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Of 204 requests for CervicalCheck files, just over half have been answered

There’s been a massive spike in requests this year for files from the CervicalCheck programme.

Image: Shutterstock/Wicked Digital

JUST OVER HALF of all requests for medical records from CervicalCheck have received responses, as the number of requests for files increased dramatically this year.

To date there have been 204 requests from individuals for their medical files, either from the HSE or the National Cervical Screening Programme. Of that number 116 have received the requested medical files.

Those numbers are far greater than in previous years – in 2017 there was a total of 9 requests for individual medical files, and nine were granted. In 2016 there were 8 requests, all of which were also granted.

Fianna Fáil’s Michael McGrath, who tabled the question to the Minister for Health and CervicalCheck, said that notwithstanding the huge spike in requests, providing women with their medical files should be “a top priority”.

It is really disappointing that the National Screening Service, the HSE and Minister for Health didn’t provide more information in the reply and take the opportunity to reassure women and their families that their personal medical files would be provided without delay.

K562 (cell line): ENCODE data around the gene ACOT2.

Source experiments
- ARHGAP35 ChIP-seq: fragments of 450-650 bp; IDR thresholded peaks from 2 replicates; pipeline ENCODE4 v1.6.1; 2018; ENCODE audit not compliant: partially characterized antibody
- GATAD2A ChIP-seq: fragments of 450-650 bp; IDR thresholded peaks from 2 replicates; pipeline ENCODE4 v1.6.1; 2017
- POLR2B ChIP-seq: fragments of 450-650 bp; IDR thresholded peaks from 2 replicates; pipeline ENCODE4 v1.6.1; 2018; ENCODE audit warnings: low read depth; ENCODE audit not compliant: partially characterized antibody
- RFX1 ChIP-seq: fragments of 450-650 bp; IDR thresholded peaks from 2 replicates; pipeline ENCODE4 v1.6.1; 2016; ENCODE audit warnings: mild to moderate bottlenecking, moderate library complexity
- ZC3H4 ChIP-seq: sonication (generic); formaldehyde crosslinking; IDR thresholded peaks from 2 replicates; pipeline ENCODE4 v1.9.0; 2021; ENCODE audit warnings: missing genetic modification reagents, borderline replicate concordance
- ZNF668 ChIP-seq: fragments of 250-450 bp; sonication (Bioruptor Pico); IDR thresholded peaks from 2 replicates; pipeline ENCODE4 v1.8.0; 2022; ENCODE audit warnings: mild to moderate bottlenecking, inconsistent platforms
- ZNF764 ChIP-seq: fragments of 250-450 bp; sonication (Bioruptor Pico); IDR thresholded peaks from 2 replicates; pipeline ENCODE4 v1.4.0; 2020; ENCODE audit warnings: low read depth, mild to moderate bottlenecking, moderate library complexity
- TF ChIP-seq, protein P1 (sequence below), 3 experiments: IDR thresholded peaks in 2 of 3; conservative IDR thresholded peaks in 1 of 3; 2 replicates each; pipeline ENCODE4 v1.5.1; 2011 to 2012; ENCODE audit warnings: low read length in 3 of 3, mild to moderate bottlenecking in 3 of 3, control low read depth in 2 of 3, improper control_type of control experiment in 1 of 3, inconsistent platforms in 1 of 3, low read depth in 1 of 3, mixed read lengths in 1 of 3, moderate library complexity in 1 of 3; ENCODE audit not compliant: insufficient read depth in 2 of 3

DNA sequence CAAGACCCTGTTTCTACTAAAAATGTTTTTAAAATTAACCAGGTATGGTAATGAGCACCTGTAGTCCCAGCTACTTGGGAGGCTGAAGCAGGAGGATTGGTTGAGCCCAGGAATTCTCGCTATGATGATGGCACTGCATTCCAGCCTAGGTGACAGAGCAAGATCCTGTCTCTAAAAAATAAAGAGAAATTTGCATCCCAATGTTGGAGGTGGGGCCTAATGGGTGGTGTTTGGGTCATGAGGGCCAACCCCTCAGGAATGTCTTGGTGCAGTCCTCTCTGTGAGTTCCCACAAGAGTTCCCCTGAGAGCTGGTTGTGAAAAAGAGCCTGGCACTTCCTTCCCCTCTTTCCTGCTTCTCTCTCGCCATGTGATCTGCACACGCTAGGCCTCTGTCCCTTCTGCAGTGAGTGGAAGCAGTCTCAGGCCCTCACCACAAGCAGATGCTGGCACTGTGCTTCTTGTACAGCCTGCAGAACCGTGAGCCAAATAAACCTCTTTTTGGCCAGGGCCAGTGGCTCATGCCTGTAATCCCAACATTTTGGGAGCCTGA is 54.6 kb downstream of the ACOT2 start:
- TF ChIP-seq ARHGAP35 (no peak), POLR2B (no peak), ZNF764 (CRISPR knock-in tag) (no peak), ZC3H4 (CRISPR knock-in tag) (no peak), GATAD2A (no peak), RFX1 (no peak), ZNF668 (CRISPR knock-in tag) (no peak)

“I appreciate that the Screening Service has a huge workload of late but providing these files to patients and their families needs to be a top priority.

He added:

The Minister for Health has to step in and ensure that whatever resources are required to furnish these files are provided, especially given the sensitivity involved and the tragic fact that time may not be on the side of some of the women.
It seems the government is making all the right noises about supporting the women involved and their families but this is not being backed up with action.

The CervicalCheck controversy arose after Limerick mother-of-two Vicky Phelan settled her High Court action against a US laboratory that examines smear tests from Ireland.

A plan for a Hiqa investigation into the CervicalCheck screening programme was approved by Cabinet to investigate the deepening scandal (that’s the Serious Incident Management Team, or SIMT). An interim assessment by Dr Gabriel Scally found that the women affected by the scandal should be given an immediate ex-gratia payment of €2,000.

The HSE has said that since 2008, a total 1,482 cases of cervical cancer have been notified to the CervicalCheck programme. In 442 cases, a review was warranted and of those cases, 206 cytology reviews suggested a different result that would have recommended intervention at an earlier stage.

The probe carried out by the SIMT found that, of the 208 cervical smear result cases being scrutinised, only 46 women were told about the history of their smear tests. This has sparked a debate about the obligation the State and healthcare professionals have to share information with patients.

It’s also reignited a debate about mandatory open disclosure – a policy by which healthcare professionals would be obliged by law to admit to mistakes when errors are made in caring for a patient.

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